is not free sometimes people help each other out like this. I was please that I
would be missing a class but then a teacher came up and said, “You can do the
classes after they have finished”. I was a bit annoyed, they didn’t even call
in advance and now they expected me to make up the time. I didn’t show that I
was angry because I didn’t want to give Catherine any trouble. The students all
came back to their classrooms and I went into my class and was about to begin
when a teacher came up to me and said “no your class is in number 15”, I was
confused and the students all giggled and laughed as I tried to understand what
the teacher was saying in Chinese. So a student took me down to the other class
and I was about to teach this class as well when another teacher came in and
said “no you’re not in this class you have no classes today”. Although I was confused
and miffed I called Catherine and she told me she didn’t know what was going on
at all so I handed the phone to one of the teachers and while she was talking a
flustered teacher ran up to me and said “what are you doing your late!”, after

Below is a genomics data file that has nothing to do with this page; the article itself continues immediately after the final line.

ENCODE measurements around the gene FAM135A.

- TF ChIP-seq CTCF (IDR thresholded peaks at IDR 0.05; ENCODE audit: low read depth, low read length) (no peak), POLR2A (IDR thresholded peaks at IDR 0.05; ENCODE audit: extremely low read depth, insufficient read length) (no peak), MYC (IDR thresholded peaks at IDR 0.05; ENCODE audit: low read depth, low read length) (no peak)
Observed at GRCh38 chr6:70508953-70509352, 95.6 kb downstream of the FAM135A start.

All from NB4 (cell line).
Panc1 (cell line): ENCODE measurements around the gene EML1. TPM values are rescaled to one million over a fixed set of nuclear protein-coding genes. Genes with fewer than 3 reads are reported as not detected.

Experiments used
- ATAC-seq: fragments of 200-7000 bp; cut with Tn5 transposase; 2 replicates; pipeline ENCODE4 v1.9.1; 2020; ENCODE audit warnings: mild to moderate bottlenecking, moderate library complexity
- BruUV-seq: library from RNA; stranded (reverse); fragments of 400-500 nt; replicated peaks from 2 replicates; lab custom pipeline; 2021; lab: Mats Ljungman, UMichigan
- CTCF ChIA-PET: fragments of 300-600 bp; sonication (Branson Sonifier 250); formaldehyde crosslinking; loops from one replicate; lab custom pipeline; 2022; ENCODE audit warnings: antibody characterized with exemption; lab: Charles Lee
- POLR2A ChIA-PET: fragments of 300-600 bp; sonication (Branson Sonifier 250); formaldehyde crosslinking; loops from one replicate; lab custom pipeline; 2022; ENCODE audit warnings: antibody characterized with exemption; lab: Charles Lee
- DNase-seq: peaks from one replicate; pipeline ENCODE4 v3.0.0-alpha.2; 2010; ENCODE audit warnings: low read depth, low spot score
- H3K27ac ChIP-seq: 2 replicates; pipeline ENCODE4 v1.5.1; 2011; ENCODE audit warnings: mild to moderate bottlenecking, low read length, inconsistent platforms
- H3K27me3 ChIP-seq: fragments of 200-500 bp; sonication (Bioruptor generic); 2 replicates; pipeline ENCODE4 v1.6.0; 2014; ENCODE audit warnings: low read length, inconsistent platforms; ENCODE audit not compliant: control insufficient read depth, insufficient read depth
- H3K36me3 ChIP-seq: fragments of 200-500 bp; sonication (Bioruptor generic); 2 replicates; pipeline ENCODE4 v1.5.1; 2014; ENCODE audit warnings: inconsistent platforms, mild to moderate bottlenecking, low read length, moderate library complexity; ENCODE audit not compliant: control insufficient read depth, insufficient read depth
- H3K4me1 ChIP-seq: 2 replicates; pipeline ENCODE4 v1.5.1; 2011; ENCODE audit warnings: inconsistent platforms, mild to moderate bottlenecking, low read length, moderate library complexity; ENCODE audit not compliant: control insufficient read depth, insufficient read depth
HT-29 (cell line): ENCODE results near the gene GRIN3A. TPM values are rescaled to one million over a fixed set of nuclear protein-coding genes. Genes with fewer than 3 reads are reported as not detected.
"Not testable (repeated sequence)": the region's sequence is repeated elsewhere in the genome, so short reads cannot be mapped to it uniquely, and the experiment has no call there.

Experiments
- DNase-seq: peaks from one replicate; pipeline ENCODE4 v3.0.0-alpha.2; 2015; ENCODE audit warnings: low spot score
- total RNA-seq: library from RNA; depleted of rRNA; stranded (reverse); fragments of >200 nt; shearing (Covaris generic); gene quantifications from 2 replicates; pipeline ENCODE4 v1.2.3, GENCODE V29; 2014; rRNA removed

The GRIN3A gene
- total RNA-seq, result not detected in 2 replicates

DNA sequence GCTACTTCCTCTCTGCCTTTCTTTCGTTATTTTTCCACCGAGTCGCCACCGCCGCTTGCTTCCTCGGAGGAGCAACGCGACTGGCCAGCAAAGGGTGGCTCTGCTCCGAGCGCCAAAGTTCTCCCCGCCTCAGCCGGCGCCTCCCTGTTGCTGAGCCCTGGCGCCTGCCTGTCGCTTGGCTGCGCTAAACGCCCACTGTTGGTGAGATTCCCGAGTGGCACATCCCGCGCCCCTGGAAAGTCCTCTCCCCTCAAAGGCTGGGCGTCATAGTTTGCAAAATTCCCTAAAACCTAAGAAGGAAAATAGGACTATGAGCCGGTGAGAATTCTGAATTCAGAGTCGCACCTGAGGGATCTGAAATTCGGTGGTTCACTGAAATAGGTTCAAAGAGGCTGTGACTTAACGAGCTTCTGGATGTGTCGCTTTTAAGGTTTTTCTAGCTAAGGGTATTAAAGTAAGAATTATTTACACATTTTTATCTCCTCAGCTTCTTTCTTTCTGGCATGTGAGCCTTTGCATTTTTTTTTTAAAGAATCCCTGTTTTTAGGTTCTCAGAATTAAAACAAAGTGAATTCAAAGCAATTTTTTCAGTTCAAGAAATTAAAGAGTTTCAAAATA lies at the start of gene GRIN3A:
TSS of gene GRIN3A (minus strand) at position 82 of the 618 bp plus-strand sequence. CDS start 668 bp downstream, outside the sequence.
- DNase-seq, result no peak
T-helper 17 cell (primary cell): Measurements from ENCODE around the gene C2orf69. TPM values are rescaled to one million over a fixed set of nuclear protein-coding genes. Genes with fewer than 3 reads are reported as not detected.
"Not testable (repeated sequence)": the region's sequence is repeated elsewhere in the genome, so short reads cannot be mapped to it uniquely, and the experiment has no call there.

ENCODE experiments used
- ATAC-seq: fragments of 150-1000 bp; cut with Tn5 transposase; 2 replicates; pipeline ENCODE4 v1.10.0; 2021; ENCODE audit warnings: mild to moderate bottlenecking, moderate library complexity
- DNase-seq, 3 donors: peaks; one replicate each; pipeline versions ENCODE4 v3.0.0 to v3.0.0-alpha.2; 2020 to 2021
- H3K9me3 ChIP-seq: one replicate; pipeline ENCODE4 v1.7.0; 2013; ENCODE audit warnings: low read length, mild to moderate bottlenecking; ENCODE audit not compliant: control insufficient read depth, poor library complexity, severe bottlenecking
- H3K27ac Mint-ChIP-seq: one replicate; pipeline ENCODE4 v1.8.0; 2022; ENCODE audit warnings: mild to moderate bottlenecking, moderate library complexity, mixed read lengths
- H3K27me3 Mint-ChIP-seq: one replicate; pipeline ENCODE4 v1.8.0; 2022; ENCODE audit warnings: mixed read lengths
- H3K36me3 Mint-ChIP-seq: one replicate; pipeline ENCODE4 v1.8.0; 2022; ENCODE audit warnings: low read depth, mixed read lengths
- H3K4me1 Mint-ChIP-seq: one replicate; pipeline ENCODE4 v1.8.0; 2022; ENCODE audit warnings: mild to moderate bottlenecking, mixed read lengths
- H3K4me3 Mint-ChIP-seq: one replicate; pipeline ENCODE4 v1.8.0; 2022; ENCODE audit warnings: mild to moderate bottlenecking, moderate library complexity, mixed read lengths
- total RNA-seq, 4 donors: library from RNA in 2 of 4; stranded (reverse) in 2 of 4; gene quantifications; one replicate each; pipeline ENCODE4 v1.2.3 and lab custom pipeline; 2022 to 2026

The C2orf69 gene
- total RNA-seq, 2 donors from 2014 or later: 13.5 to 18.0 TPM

more confusion I went back to my original class and started teaching there. By
this time I was seething with resentment and confusion and the student picked
up on it. At one point they were all talking and I said “the next one to talk
is going out”, immediately one boy said something to his friend. I had to
restrain myself from launching myself at him and gouging his face off. I told
him to get out and then everyone finally shut up. He looked so surprised and
scared when I told him to leave, as if he didn’t believe what I had said, we
you believe it now don’t you? Making examples is important when teaching; it
gets the right message across. Namely, I mean what I say. I did a bad job of
teaching and most of the class was confused by what I was saying but frankly I didn’t
care. The next class went much the same, I shouted very loudly once and then
almost lost my voice and then it was all over and I dragged myself back home.


I had a quick supper and then took the bus
to new window school, the bus was jam packed and I spent the 40 minute bus ride
like a sardine in a tin. I arrived and started my lesson with Mr. Lin. We
talked about his medical experience. He told me about spending hours holding
peoples stomachs open with metal hooks and how he became so tired he would obtain
fall asleep while he was keeping people open, then the head surgeon would whack